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Of course, fraudsters are savvy at using new technologies to their advantage, too. They have begun leveraging Large Language Models (LLMs) and other types of generative AI to draft phishing emails that are harder and harder to spot, and using voice cloning tools and deepfakes to gain access to bank accounts and commit fraud. Banks and payments networks will need to continuously innovate to stay two steps ahead.

Achieving AI regulatory alignment

Already, policy-makers in several countries have started to develop their own AI governance frameworks: In the United States, for instance, the National Institute of Standards and Technology (NIST) released the AI Risk Management Framework in January 2023, and the White House issued an Executive Order on the safe, secure and trustworthy development and use of AI. The EU is in the process of finalizing the AI Act and also introduced the AI Pact, a voluntary industry commitment in anticipation of the AI Act. The government of Singapore has been working to enhance AI governance and recently launched a testing toolkit known as AI Verify.

While these policy-makers – and others – are focusing on some of the same key policy drivers, such as safety and security, governments have so far developed their frameworks somewhat independently of one another. Given the highly interconnected world we live in, uncoordinated regulatory efforts can result in duplicative or conflicting requirements, and, consequently, suboptimal outcomes for businesses and consumers.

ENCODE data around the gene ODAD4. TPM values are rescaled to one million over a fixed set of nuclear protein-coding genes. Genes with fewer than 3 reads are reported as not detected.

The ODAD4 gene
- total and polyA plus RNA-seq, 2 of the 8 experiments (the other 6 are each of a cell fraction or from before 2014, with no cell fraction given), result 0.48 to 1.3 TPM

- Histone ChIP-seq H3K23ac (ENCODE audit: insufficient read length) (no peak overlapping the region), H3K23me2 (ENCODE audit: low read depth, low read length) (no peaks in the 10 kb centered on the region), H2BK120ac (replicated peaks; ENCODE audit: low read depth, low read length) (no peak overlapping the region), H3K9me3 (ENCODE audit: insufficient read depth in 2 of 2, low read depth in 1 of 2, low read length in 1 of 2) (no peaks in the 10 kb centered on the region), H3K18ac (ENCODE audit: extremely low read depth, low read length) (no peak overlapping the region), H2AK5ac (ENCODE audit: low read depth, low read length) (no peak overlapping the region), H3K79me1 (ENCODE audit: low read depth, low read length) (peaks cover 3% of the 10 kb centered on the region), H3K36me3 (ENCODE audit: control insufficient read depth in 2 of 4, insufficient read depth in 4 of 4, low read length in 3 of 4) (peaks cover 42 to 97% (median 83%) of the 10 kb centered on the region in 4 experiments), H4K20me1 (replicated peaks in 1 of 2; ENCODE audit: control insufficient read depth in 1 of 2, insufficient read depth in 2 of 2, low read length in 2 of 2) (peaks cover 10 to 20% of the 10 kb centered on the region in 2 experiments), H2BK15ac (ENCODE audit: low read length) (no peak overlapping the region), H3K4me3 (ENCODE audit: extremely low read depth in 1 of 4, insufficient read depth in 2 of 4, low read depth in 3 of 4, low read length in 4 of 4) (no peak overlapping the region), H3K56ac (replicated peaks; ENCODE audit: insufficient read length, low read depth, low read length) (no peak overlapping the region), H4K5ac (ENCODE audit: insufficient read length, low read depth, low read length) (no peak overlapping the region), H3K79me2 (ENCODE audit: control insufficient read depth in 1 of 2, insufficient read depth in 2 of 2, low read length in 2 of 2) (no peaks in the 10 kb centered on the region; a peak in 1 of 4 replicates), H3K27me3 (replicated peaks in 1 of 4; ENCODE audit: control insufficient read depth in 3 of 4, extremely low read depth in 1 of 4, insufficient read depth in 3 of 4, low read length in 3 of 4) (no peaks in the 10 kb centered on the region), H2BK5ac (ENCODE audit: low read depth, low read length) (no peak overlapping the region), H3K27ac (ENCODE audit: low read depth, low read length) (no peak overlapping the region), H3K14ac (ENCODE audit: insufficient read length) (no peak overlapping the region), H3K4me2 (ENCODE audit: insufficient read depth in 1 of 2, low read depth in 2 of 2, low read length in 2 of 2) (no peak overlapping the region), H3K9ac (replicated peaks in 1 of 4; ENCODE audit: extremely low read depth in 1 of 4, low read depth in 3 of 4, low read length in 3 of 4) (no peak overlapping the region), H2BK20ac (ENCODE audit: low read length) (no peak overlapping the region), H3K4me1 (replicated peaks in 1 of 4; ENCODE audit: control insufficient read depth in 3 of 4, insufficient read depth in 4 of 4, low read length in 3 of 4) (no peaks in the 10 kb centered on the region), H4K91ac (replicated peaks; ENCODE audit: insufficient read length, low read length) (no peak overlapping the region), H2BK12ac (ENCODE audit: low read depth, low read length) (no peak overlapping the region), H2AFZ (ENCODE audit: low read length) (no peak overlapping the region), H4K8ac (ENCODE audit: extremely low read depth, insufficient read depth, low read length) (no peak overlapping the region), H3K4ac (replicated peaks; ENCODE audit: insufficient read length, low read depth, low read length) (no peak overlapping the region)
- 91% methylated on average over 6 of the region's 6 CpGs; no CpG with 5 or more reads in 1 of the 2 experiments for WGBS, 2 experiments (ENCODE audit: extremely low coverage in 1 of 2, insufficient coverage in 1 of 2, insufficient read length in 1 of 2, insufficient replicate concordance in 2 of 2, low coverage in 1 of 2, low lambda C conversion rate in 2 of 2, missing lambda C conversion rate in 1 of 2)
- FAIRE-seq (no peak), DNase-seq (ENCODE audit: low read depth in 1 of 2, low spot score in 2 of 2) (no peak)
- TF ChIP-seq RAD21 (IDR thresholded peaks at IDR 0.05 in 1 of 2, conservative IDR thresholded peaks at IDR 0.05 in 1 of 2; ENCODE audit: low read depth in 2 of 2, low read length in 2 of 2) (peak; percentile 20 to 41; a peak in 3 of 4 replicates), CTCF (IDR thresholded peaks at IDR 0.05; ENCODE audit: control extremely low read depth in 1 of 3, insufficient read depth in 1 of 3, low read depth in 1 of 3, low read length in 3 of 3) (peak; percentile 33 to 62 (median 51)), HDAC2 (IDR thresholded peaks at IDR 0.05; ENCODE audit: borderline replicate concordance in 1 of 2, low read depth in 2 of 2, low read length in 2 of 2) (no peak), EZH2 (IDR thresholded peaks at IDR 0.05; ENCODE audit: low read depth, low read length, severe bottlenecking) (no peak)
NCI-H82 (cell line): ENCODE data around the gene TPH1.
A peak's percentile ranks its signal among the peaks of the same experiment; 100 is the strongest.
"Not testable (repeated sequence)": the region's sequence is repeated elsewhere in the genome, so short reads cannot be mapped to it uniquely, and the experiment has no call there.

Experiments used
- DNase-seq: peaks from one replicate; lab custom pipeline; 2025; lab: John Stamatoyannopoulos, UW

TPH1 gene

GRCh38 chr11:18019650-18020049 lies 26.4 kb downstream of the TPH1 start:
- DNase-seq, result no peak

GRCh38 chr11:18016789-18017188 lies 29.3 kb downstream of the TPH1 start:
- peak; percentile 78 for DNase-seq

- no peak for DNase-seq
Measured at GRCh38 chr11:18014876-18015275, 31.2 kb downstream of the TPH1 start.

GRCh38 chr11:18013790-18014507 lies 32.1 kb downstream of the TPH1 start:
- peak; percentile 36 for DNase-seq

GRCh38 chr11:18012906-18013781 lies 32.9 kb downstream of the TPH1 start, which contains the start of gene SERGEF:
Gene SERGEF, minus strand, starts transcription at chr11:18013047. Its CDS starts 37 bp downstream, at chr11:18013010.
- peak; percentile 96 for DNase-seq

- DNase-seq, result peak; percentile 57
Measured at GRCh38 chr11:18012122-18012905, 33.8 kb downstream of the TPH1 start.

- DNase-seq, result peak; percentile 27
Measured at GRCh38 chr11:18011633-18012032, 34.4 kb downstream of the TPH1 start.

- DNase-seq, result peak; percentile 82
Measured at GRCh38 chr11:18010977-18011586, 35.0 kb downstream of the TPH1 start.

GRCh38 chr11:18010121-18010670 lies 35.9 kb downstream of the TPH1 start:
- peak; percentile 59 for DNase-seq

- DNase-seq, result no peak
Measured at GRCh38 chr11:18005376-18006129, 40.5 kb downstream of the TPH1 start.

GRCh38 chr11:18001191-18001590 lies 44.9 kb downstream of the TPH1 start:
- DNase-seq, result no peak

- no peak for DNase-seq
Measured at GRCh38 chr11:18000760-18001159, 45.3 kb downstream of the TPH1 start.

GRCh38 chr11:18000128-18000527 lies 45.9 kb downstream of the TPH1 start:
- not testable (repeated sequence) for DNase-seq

Data localization requirements, for instance, can harm the accuracy and performance of AI systems. The fraud detection tools mentioned earlier rely on free-flowing global data. Without consistent mechanisms to enable secure, trusted data flows across jurisdictions, sharing information and deploying cutting-edge technologies to protect consumers and merchants around the world becomes challenging. In these ways, even data localization initiatives intended to protect consumer data can ultimately result in consumers, companies and governments bearing the cost of decreased productivity, interconnectedness, technological progress and growth.

To stay ahead of the fraudsters currently using generative AI tools and continue to explore the benefits of AI, many of which we have not even uncovered to date, the private sector will need to keep innovating. In the financial services industry, banks and financial technology companies are partnering to unlock the benefits of AI to streamline business processes and deliver superior value to end users. Beyond financial services, AI can also help unlock new capabilities to address other global challenges, such as the effects of climate change. New AI applications are rapidly emerging in areas such as energy distribution, agriculture, and weather and disaster prediction.